Resolve to Rise Above Divisiveness

Written by on August 13, 2021 in Conscious Living, Thrive with 0 Comments
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By Howard J. Ross

Human history provides ample evidence that we, as a species, have an engrained predisposition to create conflict over perceived differences. Our implicit need to categorize others into groups that represent “us” and “them” is fundamental to our nature. But this proclivity towards tribalism gives rise to segregation, repression and, in many instances, genocide. When we identify a group different from ourselves as less than human, it’s not difficult to inflict harm upon its members.

Tribalism, however, isn’t consigned to the annals of history. For all its developments, human civilization hasn’t evolved into a more peaceful and compassionate whole. Instead, a surge of xenophobic, anti-immigration, authoritarian political figures across the globe — from Donald Trump in the U.S. to Boris Johnson in the U.K, to Jair Bolsonaro in Brazil to Narendra Modi in India, just to name a few — indicates that the forces of bigotry and hate are alive and well. And these forces weigh heavily on the lives of millions of people in all corners of the world whom the dominant races in their countries deem “other.”


Despite well-known figures in the last century who successfully challenged repression, including Dr. Martin Luther King’s fight for civil rights in the U.S., Mahatma Gandhi’s challenge to British colonialism in India, and Nelson Mandela’s stand against apartheid in South Africa, civil society is sliding back into a dangerous period of increased divisiveness. Individually and collectively we need to stop this regression and intensify efforts to create understanding and inclusion.

In order for humans to rise above our differences, we need to find ways to promote greater harmony. We can start by focusing on these practices:

1. Understand our personal biases. If we’re going to make conscious choices to create a more inclusive society, we have to develop a deeper understanding of our own biases. Becoming aware of our individual biases is the first step in helping to manage them. That requires avoiding knee-jerk reactions and considering that there may be other points of view or information about which we’re not aware of.

2. Take in other points of view. We’re deeply influenced by the informational echo chambers we live in, but it’s important to take the time to really understand where others are coming from on the other side of an issue. Rather than focusing only on what people on the other side believe, focus on why they believe it — and apply the same inquiry to ourselves. Are we being true to our own beliefs, or are we just stuck in the desire to be right? If we can get to know others’ points of view, from their framework, we may uncover ways of finding common ground that we can’t see when we’re only committed to being right.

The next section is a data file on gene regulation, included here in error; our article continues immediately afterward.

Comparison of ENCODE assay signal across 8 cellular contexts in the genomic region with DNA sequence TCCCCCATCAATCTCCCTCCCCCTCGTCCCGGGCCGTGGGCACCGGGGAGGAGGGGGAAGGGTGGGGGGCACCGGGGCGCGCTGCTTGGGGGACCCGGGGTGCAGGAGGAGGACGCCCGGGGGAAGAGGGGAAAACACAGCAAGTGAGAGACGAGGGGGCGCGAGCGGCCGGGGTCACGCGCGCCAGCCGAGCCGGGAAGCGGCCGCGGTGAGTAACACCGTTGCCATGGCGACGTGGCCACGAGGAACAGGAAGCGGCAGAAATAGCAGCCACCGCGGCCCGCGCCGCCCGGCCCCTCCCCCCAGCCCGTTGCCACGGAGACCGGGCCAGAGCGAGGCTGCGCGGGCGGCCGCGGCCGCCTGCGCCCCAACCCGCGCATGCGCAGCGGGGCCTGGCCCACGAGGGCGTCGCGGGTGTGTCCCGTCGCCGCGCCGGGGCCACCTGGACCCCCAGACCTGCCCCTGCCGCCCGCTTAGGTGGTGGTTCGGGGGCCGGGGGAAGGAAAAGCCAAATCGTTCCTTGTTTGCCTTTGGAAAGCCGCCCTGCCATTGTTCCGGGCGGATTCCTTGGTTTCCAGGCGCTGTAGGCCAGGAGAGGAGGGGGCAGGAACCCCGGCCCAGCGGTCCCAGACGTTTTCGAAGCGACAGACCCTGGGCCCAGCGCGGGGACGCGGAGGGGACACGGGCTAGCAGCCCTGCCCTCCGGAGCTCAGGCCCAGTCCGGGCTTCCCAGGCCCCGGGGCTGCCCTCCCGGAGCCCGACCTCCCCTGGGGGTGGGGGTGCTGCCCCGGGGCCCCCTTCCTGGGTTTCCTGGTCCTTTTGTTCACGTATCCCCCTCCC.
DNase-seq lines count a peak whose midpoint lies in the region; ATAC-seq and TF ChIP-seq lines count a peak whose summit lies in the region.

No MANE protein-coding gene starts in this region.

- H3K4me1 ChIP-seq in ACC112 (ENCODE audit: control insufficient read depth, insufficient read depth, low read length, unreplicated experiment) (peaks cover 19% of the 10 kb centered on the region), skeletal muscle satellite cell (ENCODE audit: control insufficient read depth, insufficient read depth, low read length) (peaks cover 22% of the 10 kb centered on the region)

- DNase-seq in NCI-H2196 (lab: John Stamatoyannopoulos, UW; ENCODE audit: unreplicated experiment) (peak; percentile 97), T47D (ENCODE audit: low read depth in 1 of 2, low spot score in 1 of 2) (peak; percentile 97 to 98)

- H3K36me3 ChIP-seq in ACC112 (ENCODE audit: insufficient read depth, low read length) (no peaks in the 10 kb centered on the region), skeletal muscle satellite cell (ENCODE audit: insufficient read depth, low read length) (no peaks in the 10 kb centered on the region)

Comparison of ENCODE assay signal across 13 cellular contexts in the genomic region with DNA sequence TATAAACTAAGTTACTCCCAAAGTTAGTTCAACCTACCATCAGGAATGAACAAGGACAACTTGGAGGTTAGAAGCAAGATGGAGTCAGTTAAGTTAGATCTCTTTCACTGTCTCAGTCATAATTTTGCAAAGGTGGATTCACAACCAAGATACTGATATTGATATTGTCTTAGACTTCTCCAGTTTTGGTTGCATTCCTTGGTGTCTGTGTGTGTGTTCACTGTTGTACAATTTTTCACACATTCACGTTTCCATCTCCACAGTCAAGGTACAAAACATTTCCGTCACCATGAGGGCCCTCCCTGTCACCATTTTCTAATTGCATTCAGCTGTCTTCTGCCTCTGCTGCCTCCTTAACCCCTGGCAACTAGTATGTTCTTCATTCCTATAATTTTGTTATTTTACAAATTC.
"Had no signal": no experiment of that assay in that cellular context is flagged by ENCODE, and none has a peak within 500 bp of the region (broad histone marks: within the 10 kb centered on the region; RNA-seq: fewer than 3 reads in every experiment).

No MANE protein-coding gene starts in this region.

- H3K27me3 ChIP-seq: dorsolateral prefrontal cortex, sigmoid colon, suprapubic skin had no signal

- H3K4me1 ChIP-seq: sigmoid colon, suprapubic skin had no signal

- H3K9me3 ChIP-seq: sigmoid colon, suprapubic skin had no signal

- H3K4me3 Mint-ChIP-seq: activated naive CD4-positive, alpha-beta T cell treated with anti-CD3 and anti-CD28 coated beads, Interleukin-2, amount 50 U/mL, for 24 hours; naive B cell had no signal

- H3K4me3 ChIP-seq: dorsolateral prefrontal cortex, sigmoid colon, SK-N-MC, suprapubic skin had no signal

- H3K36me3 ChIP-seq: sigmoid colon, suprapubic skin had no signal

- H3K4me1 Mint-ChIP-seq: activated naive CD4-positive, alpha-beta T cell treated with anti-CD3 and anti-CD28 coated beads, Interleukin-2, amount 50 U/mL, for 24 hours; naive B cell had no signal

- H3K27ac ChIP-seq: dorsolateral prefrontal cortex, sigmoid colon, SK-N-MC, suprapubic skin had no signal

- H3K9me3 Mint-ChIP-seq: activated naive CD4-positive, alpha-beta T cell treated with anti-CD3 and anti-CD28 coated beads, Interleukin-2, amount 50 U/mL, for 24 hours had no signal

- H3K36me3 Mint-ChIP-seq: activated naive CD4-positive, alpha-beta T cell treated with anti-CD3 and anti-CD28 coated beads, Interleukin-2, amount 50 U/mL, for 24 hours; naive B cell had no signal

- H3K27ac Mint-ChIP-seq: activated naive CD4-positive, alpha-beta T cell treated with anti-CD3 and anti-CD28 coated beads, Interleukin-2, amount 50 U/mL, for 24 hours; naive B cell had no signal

3. Strive to disagree without being disagreeable. There’s no denying that this can be difficult, particularly in light of our current cultural dissonance. In diverse groups, agree on a set of ground rules. For example, decide: “We’re not here to persuade, defend or interrupt. We’re here to be curious, to be authentic and to listen.” The more we can keep a civil tone in our conversations, the better chance we have of understanding each other and finding common ground.

4. Discover different perspectives. We can consciously open ourselves to exploring new perspectives that embrace different points of view. We all have the ability to look beyond our own understanding and discover other ways of experiencing the world. It’s so important to keep an open mind, to reevaluate our current realities and to not let our politics and opinions define how we regard other people. Instead of looking for ways to justify our beliefs, look for ways to learn.


5. Be willing to admit wrong and to forgive. Moving past our sense of self-righteousness and cultivating a willingness to admit when we’re wrong will help overcome a major barrier to inclusiveness in today’s fractious climate. People have become so obsessed with being right that they refuse to consider admitting when they’ve made a mistake. When we slip up and become overly aggressive, make an insensitive generalization, assign blame erroneously or some other blunder, we need to apologize. Also, we must be willing to forgive. As Nelson Mandela said, “Courageous people do not fear to forgive for the sake of peace.”

Keep in mind that we’re all global citizens and have a shared destiny on our human journeys. Individually and collectively, we can create a better world by honoring each other for the perspectives we bring rather than perpetuating divisiveness and hate.

About the Author

Howard J. Ross is a lifelong social justice advocate and a principal in Udarta Consulting. He was previously the founding partner of Cook Ross, Inc. Ross is considered one of the world’s seminal thought leaders on identifying and addressing unconscious bias. He has authored several books, including Our Search for Belonging: How the Need for Connection Is Tearing Our Culture Apart, and ReInventing Diversity: Transforming Organizational Community to Strengthen People, Purpose, and Performance. The revised edition of his bestselling book, Everyday Bias: Identifying and Navigating Unconscious Judgments in Our Daily Lives (Rowman & Littlefield, April 2020), describes how to bridge the divide in our increasingly polarized society. Learn more at howardjross.com.

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